Playing a Role
Edward’s most prominent nickname, “The Support Carry,” more or less perfectly describes his career thus far. While it rightfully notes his aggressive style and his ability to score kills, it also carries a flip side. Edward in Moscow 5’s prime was never great at vision control or peeling, especially when compared to his world-class counterparts such as MadLife or Xpecial. As seen from his Summoning Insight appearance, Edward’s ability to call timers was also severely lacking. In general, Edward would use aggression and his higher gold income due to kills to compensate for his lacking attributes, more often than not to great success.
However, this Gambit has seen a much improved Edward in terms of conventional support play. As mentioned earlier, Edward is currently 5th in the West for wards per minute, clocking in at 1.351 wards per minute (in an average-length 35 minute game, that would total to 41 wards. Likewise, his ability to peel for his backline has seen improvement – while he still scores many of his aforementioned engages, he has shown an increased willingless to turn back and stun opponents trying to kill Pinoy or niQ/Betsy. (However, this simply may be due to the changed team composition of Gambit rather than a genuine improvement or change in personal playstyle. Edward may have always been able to peel but simply didn’t need to because of Genja’s independence and Alex’s diving style.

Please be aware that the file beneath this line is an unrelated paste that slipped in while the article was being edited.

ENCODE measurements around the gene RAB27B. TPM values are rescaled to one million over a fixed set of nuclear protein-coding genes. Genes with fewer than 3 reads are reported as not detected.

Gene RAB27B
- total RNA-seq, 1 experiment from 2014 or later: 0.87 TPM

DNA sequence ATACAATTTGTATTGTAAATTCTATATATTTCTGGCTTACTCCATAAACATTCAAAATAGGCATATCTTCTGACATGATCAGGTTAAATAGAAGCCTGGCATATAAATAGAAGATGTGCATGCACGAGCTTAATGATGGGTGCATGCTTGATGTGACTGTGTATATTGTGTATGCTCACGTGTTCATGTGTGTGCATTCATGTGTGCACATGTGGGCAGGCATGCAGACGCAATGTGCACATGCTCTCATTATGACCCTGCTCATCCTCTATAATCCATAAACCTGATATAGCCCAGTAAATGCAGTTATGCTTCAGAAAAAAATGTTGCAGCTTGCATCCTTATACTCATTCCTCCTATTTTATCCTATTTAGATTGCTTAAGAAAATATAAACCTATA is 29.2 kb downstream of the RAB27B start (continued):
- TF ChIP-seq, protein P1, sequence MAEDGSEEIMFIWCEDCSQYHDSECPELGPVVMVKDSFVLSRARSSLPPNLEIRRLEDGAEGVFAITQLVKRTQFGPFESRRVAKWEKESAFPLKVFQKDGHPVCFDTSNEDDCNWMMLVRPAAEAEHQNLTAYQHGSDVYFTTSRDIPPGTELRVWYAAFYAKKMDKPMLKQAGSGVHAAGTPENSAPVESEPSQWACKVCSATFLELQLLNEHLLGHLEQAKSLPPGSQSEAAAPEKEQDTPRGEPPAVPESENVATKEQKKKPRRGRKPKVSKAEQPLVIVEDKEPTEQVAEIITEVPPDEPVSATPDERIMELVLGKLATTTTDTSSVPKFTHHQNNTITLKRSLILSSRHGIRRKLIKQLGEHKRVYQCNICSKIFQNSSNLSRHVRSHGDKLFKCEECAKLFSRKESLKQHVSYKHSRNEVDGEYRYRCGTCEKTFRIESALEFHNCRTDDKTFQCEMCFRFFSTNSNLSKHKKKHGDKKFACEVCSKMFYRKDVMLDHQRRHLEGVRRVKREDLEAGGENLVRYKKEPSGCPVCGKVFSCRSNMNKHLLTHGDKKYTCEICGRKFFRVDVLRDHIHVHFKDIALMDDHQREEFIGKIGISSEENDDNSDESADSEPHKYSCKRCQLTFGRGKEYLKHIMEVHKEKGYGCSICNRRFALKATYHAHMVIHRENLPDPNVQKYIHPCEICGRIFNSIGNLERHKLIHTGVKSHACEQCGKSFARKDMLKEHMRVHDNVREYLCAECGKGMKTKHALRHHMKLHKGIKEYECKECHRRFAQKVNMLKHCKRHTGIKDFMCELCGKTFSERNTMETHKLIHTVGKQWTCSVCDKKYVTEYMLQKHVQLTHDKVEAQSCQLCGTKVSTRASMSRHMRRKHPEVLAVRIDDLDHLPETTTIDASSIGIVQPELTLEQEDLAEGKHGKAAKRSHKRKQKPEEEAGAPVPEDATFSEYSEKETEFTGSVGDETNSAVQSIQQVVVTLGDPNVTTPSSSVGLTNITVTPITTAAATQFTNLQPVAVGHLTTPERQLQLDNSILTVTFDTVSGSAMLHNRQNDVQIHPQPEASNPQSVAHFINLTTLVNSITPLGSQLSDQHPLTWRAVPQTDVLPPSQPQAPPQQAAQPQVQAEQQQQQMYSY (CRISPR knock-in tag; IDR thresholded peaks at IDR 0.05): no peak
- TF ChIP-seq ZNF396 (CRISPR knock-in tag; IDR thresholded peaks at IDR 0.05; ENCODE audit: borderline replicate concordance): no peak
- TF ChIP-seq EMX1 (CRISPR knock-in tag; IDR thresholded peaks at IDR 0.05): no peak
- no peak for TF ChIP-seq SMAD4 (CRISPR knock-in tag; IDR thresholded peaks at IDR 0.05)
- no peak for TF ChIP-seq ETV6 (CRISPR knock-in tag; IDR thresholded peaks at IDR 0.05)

(Mostly) Same Support Carry, New Gambit
Edward is back and a moribund team seemingly destined for relegation has suddenly become one of the strongest teams in Europe. Edward has been called many names in his long and storied career – The Support Carry, Gosu Pepper, The Thresh Prince, the list goes on. With IEM just around the corner, Eddy looks to win back a title he hasn’t heard for the last 3 years – IEM World Champion.